At a press conference in Lourdes, in southwestern France, Archbishop Eric de Moulins-Beaufort, president of the French Bishops’ Conference, reveals that a total of 11 bishops have been accused over sexual abuse or cover-up, among whom is Cardinal Jean-Pierre Ricard, who in a message sent on Sunday confessed to abusing a teenage girl 35 years ago.
By Lisa Zengarini
The president of the Catholic Bishops’ Conference of France (CEF) expressed the French Bishops’ shock as he revealed on Monday that 11 former or serving French bishops have been accused of sexual abuse, or failing to report cases, including a cardinal who admitted to assaulting a girl over three decades ago.
Archbishop Eric de Moulins-Beaufort of Reims told reporters at a press conference in Lourdes on Monday, during their autumn general assembly, that some of the high-ranking Church officials faced either criminal or canonical prosecution, or both.
Among them is the former Archbishop of Bordeaux, Cardinal Jean-Pierre Ricard, who has been twice president of the CEF, and is presently a member of the Dicastery for the Doctrine of the Faith.
Cardinal Ricard admits to sexually abusing a minor
In a message addressed to the CEF and read out by Archbishop de Moulins-Beaufort, Cardinal Ricard admitted to having “behaved in a reprehensible manner towards a 14-year-old girl” 35 years ago, when he was a priest.
“There is no doubt that my behaviour caused serious and long-lasting consequences for that person,” the 78-year-old Cardinal said, adding that he has asked the woman and her family for forgiveness, and that he was going on retreat to pray.
Archbishop de Moulins-Beaufort told the press that the public confession by Cardinal Ricard was “a shock” for the bishops.
His case brings the number of French bishops accused of sexual abuse to a total of eleven. These include Bishop Michel Santier of Creteil, who was sanctioned by the Holy See for “spiritual abuse having led to voyeurism involving two adult men”, though the news of this canonical sanction has come to light only in recent weeks.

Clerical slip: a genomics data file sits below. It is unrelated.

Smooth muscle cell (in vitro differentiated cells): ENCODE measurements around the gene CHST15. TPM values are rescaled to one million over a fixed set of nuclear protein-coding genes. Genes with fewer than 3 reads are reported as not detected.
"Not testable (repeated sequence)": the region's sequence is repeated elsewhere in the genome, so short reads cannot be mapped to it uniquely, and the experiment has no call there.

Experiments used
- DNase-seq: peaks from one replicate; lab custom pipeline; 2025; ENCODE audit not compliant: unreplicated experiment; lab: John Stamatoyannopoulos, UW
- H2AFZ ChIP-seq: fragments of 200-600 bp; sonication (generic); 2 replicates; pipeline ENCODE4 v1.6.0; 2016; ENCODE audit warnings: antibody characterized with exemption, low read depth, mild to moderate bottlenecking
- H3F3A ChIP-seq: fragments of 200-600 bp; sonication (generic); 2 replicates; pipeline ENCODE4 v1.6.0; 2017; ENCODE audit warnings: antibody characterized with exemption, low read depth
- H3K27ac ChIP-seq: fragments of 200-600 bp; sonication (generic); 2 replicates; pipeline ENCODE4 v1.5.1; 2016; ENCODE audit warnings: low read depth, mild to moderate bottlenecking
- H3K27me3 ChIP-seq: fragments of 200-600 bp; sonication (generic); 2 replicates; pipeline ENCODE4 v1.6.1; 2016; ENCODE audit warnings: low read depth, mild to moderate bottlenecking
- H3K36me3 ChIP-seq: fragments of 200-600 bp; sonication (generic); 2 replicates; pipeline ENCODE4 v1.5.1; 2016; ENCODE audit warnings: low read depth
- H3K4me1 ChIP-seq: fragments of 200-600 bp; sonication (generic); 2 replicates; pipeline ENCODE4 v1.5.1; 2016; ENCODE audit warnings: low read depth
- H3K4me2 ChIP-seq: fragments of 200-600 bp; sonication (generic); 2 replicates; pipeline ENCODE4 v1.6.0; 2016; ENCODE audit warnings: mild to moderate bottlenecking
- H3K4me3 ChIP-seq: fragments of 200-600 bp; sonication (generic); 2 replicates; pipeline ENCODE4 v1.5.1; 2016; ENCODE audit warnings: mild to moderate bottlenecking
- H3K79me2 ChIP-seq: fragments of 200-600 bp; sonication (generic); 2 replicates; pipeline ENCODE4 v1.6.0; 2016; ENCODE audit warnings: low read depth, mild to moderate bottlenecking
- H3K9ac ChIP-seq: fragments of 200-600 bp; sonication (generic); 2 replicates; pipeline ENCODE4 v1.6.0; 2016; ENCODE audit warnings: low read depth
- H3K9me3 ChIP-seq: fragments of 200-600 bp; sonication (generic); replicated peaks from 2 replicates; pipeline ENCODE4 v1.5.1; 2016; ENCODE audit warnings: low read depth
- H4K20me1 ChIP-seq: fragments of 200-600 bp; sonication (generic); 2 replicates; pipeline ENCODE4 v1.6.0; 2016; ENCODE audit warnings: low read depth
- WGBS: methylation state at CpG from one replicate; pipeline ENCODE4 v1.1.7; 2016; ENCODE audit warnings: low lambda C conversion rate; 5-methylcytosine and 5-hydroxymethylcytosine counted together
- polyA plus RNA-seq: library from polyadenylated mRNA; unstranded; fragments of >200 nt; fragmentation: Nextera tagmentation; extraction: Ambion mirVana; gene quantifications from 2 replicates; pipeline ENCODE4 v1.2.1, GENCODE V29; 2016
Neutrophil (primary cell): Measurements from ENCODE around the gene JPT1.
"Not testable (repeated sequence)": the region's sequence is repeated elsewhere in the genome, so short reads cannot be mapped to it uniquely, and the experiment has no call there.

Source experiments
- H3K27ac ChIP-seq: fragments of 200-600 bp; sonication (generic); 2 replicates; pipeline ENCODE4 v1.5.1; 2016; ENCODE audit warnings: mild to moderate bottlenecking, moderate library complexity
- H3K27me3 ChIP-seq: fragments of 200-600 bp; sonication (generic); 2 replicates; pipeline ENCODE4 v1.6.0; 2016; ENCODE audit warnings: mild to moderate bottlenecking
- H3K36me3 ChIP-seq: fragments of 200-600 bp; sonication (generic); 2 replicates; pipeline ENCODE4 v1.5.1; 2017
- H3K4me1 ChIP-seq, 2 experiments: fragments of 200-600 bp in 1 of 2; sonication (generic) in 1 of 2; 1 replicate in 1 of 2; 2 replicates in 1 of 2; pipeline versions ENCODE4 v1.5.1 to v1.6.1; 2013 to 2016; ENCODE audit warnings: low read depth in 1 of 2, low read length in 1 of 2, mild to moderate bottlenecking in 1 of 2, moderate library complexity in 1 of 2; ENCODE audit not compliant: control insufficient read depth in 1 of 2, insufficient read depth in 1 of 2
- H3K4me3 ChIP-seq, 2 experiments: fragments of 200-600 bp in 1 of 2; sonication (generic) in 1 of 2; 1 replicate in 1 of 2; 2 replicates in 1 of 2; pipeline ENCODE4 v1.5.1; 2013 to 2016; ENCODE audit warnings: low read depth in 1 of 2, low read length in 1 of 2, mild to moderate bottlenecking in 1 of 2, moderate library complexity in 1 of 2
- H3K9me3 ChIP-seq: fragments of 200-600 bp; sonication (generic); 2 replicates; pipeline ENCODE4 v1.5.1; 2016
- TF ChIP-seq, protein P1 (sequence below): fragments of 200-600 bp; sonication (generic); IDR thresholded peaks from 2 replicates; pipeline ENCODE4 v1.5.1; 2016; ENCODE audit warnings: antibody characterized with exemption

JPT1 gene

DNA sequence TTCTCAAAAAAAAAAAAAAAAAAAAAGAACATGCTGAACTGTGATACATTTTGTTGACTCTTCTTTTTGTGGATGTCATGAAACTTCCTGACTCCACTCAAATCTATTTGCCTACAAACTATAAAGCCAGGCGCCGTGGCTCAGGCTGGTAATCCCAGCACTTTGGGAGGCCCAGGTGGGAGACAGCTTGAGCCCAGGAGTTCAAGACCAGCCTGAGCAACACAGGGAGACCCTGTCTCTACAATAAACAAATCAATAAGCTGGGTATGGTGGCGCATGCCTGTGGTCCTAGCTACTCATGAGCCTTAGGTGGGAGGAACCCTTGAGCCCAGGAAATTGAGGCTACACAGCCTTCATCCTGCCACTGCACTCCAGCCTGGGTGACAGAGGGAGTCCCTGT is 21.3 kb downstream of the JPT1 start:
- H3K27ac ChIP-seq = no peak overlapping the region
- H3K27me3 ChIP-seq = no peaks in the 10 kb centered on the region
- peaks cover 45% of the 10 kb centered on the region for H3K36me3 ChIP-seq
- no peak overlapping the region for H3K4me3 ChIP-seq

A total of 11 bishops accused over abuse cases
According to Archbishop de Moulins-Beaufort, six other bishops, one of whom has since died, have already been accused of sexual abuse either by the State or the Church judiciary. Two other retired bishops are being investigated by the French authorities and are also the target of a Church procedure. Another bishop has been reported to the authorities, but prosecutors have not yet responded, while the Holy See has suspended him from his duties. Finally, one bishop, André Fort, was sentenced in 2018 to a suspended prison sentence of eight months.
Commenting on Santier’s case, the president of the French bishops admitted that there have been “serious shortcomings and dysfunction at every level”.
The CIASE report
The latest revelations come just over a year after the publication of a report by the an independent commission, established by the bishops and religious, which confirmed widespread abuse of minors by priests, deacons and lay members of the Church dating from the 1950s.
The 2,500-page report released on 4 October 2021, after a two-and-a half-year investigation, revealed that an estimated total of 330,000 people in France had been victims of sexual abuse within the Church as children over a period of seventy years.
After the publication, the bishops pledged to take concrete action and change approaches in addressing the scourge of sexual abuse in the Church.
The CEF’s general assembly, which ended on Tuesday, was mainly focused on improving its communication and transparency regarding historical sex crime allegations against the clergy.
Pope’s message to the bishops
In a message addressed to the bishops at the opening of the meeting on 3 November, Pope Francis invited them “not to be discouraged” as they face this difficult moment, but “to persevere” with their “gaze fixed on the Cross of Christ” in the assurance that the Holy Spirit accompanies their efforts.
The final message of the assembly
In the final message of the general assembly released on Tuesday, the CEF reiterated “in the strongest terms” that “there cannot be any impunity for bishops” and that they share the “shock” felt by “so many faithful, priests, deacons and consecrated persons. These feelings are ours too. As members of the same ecclesial body, we too are wounded, deeply affected,” the statement reads.
Source: Vatican News